Davis' other enduring legacy was as a bandleader; virtually every player of note in the latter half of the 20th century spent some time making music with Miles. Arguably the greatest of these was tenor saxophonist John Coltrane. His work on Kind Of Blue is one of the reasons that album is often cited as the finest in jazz history, but as an artist in his own right, 'Trane cut a path that was equally distinguished. Signing with Atlantic Records, his solo work incited some controversy in the critical community (“sheets of sound” was the phrase one used to describe Coltrane's revolutionary style), but ultimately it was hard to deny the mastery of such albums as Giant Steps and My Favorite Things. His final recordings for Impulse take another intriguing turn, but unfortunately John Coltrane was another giant we lost too soon (at age 40, of liver cancer).

One of Coltrane's Atlantic albums was entitled The Avant-Garde, but when it came to jazz at its experimental fringe, even he takes a back seat to Ornette Coleman. On landmark albums like Free Jazz, the alto saxophonist developed an approach he termed “harmolodics” which promoted melodic improvisation unbound by chord constrictions. The critics, again, were divided; the shape of jazz to come didn't necessarily reveal itself on initial listen. But one of the strengths of Ornette's music lies in its irritating insistence that there's something hidden there; whether the little bulb over your head lights up on the first play or the tenth, Coleman's finger is always on the switch. And as of this writing, he continues to make challenging and rewarding music.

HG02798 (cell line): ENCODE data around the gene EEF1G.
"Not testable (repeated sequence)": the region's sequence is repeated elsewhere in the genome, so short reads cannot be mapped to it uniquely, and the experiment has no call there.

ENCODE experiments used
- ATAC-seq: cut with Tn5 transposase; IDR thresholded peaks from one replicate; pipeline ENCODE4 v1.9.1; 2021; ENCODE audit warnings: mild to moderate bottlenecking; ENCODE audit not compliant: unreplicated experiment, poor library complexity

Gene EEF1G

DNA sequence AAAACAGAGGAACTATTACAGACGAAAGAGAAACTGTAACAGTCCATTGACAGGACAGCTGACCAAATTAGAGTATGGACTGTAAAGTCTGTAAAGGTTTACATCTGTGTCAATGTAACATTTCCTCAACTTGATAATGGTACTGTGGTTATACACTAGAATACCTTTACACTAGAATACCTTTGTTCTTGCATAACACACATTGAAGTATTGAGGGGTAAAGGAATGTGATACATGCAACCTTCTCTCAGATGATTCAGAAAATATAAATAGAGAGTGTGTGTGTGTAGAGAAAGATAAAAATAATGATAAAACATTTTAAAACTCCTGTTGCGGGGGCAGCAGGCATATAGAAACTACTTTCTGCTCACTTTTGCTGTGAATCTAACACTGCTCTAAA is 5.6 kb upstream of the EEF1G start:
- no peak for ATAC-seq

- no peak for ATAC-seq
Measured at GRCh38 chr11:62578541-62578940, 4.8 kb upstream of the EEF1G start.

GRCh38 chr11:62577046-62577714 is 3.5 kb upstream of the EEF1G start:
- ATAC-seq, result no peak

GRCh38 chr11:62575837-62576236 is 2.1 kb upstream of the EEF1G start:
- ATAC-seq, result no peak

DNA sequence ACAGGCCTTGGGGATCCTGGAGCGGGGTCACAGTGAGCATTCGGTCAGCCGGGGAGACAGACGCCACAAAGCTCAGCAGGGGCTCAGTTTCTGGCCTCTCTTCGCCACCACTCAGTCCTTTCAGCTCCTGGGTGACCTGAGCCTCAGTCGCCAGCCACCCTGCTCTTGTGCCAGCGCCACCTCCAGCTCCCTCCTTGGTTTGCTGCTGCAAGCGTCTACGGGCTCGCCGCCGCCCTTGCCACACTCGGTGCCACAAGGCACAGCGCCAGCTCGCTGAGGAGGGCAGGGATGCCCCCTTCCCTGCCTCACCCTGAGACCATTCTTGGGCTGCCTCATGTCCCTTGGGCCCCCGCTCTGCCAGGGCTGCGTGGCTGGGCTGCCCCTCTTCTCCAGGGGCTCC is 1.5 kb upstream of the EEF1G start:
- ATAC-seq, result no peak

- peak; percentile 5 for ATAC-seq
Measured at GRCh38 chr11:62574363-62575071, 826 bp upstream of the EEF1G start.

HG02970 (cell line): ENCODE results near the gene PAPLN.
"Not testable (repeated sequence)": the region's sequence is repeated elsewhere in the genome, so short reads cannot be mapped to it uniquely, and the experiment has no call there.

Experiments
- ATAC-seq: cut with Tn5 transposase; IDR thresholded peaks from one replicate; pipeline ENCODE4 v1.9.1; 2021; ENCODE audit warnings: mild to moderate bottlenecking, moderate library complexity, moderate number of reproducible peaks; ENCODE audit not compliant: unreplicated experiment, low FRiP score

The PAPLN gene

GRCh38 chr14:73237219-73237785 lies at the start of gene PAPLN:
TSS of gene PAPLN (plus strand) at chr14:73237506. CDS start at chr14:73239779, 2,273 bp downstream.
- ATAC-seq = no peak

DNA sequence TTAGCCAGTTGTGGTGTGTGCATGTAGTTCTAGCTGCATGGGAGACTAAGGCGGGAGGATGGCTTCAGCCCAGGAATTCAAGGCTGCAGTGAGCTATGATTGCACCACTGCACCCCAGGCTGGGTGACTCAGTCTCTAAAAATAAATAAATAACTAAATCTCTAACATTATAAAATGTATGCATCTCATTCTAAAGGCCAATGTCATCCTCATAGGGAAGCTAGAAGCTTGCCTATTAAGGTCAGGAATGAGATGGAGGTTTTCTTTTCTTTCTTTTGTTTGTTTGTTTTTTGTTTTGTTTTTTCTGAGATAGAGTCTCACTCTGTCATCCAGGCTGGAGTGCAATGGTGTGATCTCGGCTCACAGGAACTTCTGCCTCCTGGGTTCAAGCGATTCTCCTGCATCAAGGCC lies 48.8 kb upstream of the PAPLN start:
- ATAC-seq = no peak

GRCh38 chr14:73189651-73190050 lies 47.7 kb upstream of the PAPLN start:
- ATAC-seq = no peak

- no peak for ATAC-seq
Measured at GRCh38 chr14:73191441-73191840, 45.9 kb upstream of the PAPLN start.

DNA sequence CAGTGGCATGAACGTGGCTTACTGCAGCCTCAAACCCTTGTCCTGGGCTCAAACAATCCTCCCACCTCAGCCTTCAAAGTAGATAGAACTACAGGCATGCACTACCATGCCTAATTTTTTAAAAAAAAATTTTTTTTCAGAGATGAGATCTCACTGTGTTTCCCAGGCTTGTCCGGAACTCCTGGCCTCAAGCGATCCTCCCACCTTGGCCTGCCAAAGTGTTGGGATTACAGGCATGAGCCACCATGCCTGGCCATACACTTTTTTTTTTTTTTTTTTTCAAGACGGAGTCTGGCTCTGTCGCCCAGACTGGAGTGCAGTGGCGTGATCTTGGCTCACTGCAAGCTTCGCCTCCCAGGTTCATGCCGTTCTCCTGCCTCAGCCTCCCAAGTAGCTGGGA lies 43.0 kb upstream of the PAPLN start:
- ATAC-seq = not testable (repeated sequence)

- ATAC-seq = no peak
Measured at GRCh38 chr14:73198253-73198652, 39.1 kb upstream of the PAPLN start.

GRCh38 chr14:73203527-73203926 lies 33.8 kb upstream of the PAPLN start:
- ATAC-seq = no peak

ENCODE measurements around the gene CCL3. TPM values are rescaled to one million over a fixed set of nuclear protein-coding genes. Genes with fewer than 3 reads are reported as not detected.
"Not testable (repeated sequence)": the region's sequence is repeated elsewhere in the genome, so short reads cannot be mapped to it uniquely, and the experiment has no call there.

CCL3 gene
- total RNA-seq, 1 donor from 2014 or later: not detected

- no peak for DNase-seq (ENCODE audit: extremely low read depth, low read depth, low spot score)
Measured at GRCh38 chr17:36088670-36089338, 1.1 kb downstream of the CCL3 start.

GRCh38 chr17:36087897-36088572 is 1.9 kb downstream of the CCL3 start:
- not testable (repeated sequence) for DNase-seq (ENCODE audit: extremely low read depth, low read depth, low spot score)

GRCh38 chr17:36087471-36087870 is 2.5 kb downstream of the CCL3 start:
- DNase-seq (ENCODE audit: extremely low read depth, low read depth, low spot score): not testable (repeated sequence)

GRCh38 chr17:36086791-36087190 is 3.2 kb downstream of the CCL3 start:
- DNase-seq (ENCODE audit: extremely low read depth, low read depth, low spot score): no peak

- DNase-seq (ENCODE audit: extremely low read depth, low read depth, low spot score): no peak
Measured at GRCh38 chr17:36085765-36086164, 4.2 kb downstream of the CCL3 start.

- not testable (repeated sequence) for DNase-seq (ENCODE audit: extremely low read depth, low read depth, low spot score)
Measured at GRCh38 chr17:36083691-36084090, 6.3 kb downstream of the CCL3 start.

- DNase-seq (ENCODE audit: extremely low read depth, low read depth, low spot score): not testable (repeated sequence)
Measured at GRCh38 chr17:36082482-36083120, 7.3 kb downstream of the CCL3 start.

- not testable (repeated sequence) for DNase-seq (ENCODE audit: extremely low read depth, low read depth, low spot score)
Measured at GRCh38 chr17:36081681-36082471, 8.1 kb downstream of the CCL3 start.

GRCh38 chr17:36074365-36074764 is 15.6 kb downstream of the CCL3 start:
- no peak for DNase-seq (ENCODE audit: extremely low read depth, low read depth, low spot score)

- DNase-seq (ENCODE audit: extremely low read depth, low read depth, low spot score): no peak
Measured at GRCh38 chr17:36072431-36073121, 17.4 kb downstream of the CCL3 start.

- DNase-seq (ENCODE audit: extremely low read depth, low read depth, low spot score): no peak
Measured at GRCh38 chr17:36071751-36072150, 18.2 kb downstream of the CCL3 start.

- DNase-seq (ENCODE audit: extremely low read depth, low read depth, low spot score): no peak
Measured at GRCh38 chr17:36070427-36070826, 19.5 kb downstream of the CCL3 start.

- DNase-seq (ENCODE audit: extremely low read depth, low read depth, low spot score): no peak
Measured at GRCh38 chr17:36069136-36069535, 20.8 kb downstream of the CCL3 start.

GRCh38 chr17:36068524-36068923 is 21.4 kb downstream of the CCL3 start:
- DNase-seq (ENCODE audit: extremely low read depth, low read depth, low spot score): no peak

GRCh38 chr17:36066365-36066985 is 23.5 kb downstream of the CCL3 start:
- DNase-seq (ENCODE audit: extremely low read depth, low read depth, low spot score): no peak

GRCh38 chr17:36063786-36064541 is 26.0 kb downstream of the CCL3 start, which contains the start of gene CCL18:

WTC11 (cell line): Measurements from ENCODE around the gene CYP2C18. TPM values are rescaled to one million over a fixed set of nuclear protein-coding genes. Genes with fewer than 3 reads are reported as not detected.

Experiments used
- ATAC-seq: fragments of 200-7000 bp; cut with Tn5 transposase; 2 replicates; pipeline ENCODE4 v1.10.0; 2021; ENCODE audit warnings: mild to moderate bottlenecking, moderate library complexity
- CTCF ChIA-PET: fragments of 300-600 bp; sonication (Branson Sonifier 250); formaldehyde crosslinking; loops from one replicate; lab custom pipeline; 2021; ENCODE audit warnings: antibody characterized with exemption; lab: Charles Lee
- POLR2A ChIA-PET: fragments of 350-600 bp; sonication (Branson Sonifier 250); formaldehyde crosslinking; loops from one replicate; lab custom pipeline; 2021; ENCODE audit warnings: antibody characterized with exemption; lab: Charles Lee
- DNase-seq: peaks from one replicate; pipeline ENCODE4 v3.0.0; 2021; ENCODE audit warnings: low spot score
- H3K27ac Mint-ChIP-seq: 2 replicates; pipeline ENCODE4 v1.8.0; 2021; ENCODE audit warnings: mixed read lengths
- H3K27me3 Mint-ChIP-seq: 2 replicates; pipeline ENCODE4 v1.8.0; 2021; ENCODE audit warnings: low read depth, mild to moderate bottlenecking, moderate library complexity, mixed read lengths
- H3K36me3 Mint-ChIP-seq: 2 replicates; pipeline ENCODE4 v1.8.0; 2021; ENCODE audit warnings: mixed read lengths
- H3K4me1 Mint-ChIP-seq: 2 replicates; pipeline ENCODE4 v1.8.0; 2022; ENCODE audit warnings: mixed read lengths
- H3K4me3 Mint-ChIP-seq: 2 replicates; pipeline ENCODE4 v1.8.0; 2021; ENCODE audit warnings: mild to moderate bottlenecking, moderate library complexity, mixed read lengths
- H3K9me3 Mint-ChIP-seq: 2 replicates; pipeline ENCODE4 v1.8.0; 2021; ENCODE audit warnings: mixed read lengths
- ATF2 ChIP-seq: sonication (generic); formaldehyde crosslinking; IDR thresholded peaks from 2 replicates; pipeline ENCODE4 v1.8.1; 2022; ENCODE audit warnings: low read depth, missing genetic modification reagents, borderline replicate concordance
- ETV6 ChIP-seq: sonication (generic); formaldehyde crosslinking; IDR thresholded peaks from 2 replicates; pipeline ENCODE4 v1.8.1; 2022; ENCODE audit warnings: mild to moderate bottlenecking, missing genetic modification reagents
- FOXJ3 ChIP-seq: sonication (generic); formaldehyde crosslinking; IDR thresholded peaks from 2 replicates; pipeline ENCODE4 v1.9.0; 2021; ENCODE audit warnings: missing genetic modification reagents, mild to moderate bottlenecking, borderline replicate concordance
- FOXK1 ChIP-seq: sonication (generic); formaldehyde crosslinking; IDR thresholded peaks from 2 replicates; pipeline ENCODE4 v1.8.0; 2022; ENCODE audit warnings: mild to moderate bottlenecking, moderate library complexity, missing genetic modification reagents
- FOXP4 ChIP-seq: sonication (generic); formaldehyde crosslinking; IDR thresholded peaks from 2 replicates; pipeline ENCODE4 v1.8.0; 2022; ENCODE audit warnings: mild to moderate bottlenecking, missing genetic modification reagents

Jazz continued to flower in the 1960s, particularly at Atlantic where a number of talented horn players emerged. After the Beatles hit, rock got the lion's share of the attention, but Rahsaan Roland Kirk's larger-than-life persona could rival that of any pop star. Blind, and taken to playing multiple instruments (the sax, stritch and manzello) at once, he was an unusual performer for unusual times – whether, as legend has it, The Inflated Tear was the result of an acid trip or not, Rahsaan fit psychedelia to a tee. Less flamboyant but equally skilled, tenor great Yusef Lateef brought elements of African and Eastern music into his playing. Eddie Harris (along with keyboardist Les McCann) scored a surprise hit with “Compared To What.” And performers like David “Fathead” Newman and Hank Crawford made strong solo recordings while playing baritone and alto sax in Ray Charles' band.

The light dimmed a bit on the brass section beginning in the 1970s, when fusion focused on keyboard and guitar histrionics, but great horn players were still out there, if you listened. The earliest Chicago albums, for instance, make clear that James Pankow, Walt Parazaider and Lee Loughnane are well-schooled in jazz. Ever-evolving radio formats offered niches for more pop-friendly players like Chuck Mangione or David Sanborn, whose offhand virtuosity is now almost taken for granted with nearly 30 albums under his belt. Classical crossover artists like trumpeter Wynton Marsalis are also ambassadors for instrumental improvisation. As the sounds of jazz continue to diversify, its disciples will continue to crop up in surprising places. The one thing that's certain is that right now somewhere there's a young man – or woman – with a horn, practicing to Armstrong or Parker or Coltrane, awaiting their turn in the spotlight.